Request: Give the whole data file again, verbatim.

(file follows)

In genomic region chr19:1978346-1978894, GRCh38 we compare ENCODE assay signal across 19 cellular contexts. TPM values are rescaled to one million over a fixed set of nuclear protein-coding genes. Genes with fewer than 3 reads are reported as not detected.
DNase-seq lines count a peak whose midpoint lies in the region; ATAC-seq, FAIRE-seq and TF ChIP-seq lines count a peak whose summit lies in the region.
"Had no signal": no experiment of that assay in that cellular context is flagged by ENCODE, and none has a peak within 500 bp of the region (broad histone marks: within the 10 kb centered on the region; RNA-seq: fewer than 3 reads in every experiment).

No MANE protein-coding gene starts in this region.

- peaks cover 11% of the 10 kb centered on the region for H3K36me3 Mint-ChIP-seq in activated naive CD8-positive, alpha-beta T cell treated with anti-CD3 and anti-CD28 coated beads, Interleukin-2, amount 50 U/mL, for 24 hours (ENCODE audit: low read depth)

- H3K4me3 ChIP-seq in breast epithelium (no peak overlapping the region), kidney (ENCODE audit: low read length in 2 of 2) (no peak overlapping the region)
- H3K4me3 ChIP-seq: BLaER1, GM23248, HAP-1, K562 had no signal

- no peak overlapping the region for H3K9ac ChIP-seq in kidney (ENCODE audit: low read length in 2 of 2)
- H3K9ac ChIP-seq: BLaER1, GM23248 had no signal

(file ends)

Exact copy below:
In genomic region chr19:1978346-1978894, GRCh38 we compare ENCODE assay signal across 19 cellular contexts. TPM values are rescaled to one million over a fixed set of nuclear protein-coding genes. Genes with fewer than 3 reads are reported as not detected.
DNase-seq lines count a peak whose midpoint lies in the region; ATAC-seq, FAIRE-seq and TF ChIP-seq lines count a peak whose summit lies in the region.
"Had no signal": no experiment of that assay in that cellular context is flagged by ENCODE, and none has a peak within 500 bp of the region (broad histone marks: within the 10 kb centered on the region; RNA-seq: fewer than 3 reads in every experiment).

No MANE protein-coding gene starts in this region.

- peaks cover 11% of the 10 kb centered on the region for H3K36me3 Mint-ChIP-seq in activated naive CD8-positive, alpha-beta T cell treated with anti-CD3 and anti-CD28 coated beads, Interleukin-2, amount 50 U/mL, for 24 hours (ENCODE audit: low read depth)

- H3K4me3 ChIP-seq in breast epithelium (no peak overlapping the region), kidney (ENCODE audit: low read length in 2 of 2) (no peak overlapping the region)
- H3K4me3 ChIP-seq: BLaER1, GM23248, HAP-1, K562 had no signal

- no peak overlapping the region for H3K9ac ChIP-seq in kidney (ENCODE audit: low read length in 2 of 2)
- H3K9ac ChIP-seq: BLaER1, GM23248 had no signal